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Re: Zimbabwe dino paper
There's something tragically poetic about that....
As the paper says (at the end = p. 469):
"Postcript: unique hazards in the survival of ichnotraces [!] in Africa
Recently (August 2003) one of the authors (AAA) revisited the site of the
best preserved sauropod track (Fig 2). Unfortunately, the track and
surrounding sandstone bed was severely damaged (Fig 4). The sandstone bed is
both fractured and broken with some displacement close to the damaged track.
All that remains of the track are three toes with the surrounding mound
eroded. Trampling by a herd of elephants of the sandstone bed is reasonably
proposed (TB) as the most likely cause of the destruction. The adjacent
smoothly rubbed and rounded banks (Fig 4) are strong telltale signs of
elephant behavior. Further support comes from the presence ofwater, in the
normally seasonally dry river beds, suggesting that this was probably a
drinking point at the time of the destruction. Water may also explain the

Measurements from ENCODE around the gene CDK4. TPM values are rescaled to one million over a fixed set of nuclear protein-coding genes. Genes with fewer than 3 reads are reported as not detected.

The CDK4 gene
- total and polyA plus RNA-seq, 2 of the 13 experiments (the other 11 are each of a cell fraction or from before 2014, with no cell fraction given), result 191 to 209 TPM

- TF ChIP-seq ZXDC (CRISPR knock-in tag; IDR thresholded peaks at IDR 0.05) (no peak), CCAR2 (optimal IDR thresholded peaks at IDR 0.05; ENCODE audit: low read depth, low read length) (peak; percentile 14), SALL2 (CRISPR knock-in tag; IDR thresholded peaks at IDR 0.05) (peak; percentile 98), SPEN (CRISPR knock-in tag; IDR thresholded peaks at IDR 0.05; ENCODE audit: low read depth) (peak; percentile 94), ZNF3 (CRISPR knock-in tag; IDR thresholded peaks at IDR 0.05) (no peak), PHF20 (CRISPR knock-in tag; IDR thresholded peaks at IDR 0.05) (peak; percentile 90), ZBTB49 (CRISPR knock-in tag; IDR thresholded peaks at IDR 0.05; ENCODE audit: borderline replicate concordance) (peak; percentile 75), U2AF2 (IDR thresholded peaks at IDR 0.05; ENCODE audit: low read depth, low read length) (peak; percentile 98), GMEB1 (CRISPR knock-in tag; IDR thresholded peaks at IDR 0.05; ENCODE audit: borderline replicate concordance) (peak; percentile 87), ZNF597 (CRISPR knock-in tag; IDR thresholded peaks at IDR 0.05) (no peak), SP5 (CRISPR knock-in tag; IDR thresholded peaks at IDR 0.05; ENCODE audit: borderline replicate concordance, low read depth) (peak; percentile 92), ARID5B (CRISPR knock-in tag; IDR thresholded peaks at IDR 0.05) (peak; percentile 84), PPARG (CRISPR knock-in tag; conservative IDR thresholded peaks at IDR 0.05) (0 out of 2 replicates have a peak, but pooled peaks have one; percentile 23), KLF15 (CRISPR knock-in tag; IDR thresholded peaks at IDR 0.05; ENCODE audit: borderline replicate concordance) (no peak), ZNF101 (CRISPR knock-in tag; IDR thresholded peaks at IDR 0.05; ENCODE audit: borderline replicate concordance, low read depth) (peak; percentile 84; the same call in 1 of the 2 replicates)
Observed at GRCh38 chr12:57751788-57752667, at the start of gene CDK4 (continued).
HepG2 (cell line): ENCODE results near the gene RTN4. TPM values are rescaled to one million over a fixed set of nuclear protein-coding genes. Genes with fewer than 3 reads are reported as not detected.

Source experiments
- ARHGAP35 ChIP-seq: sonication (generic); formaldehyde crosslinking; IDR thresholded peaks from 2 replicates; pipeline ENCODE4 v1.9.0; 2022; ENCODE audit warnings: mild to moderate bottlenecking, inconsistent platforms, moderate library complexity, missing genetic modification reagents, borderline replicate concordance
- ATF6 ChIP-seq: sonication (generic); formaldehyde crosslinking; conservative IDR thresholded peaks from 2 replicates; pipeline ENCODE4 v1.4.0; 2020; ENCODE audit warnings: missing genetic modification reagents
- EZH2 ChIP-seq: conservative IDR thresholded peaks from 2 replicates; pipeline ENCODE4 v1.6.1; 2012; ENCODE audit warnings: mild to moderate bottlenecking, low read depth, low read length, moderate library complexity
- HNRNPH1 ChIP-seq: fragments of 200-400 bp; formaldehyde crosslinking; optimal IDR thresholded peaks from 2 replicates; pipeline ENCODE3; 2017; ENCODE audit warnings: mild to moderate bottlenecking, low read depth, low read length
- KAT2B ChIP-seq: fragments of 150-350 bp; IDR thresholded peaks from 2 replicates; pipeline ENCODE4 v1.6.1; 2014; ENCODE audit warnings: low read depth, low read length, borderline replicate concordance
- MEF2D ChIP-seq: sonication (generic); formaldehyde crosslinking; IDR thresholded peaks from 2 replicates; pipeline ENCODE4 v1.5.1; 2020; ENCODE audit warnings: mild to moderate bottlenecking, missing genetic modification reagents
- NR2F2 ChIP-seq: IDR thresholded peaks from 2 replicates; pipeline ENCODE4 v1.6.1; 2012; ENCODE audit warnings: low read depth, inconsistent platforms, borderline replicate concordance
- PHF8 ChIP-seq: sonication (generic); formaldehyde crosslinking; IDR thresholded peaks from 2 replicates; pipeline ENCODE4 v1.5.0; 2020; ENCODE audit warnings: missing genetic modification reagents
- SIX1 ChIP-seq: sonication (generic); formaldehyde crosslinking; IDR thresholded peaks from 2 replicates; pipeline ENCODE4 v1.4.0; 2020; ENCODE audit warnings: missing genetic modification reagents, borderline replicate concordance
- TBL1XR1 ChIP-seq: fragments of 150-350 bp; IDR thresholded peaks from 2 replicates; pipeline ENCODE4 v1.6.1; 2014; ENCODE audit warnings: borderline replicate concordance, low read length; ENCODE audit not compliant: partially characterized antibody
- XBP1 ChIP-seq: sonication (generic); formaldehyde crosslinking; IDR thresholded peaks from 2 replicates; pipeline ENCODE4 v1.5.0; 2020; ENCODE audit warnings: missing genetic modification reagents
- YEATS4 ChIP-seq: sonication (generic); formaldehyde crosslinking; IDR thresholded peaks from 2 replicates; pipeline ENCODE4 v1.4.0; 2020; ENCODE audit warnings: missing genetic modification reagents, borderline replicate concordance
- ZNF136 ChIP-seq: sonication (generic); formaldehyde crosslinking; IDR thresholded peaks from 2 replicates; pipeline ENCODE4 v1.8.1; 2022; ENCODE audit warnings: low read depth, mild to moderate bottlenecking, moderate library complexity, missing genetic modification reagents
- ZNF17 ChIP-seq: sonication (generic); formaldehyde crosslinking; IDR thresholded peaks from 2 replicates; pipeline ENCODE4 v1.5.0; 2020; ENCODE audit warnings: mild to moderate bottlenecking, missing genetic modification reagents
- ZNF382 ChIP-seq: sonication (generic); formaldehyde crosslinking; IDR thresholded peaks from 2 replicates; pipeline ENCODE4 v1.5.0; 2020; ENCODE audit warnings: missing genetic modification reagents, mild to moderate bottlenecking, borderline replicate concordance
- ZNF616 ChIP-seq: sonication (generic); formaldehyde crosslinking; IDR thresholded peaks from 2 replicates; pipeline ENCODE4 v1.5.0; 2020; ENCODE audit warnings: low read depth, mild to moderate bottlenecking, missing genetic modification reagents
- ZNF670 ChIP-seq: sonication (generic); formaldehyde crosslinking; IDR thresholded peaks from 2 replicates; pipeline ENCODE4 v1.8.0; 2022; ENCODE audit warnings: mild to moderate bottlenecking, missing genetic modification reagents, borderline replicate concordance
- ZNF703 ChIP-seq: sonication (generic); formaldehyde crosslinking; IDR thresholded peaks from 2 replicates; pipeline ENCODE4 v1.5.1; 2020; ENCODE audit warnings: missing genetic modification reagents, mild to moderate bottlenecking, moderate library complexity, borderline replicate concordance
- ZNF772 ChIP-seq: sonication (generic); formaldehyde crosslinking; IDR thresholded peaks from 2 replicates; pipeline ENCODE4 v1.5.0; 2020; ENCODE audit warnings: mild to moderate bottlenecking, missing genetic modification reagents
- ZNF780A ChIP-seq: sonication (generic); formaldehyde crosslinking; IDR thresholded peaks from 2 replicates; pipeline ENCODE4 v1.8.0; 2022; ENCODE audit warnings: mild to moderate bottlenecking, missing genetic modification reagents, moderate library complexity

severity of the damage to the sandstone bed since the bed sits on a
semi-fluid base of mud and water, which is both plastic and pliable. The
ephemeral nature of the mound surrounding the track (most vulnerable to e.g.
physical trampling, natural erosion etc.) is highlighted and points to why
it may be so rarely preserved around the world. The four less well preserved
tracks close by (Fig 1), thought to be possibly of a single sauropod, were
unharmed. The agent of destruction of the dinosaur fossil track described
here must rank as unique in the annals of ichnology and is also ironic given
that the track of the largest extinct land animal should be destroyed by the
largest extant counterpart.
We believe that these tracks, as well as the theropod tracks mentioned
above (Lingham-Soliar et al. 2003), were first exposed after very heavy
floods in northern Zimbabwe about ten years prior to our discovery. Hence
their timely discovery in this volatile region and the present record are
fortuitous. Unfortunately, the remoteness and wildness of the Chewore Area
make protection of dinosaur tracks very difficult, certainly against for
instance herds of elephants and changing river courses.)"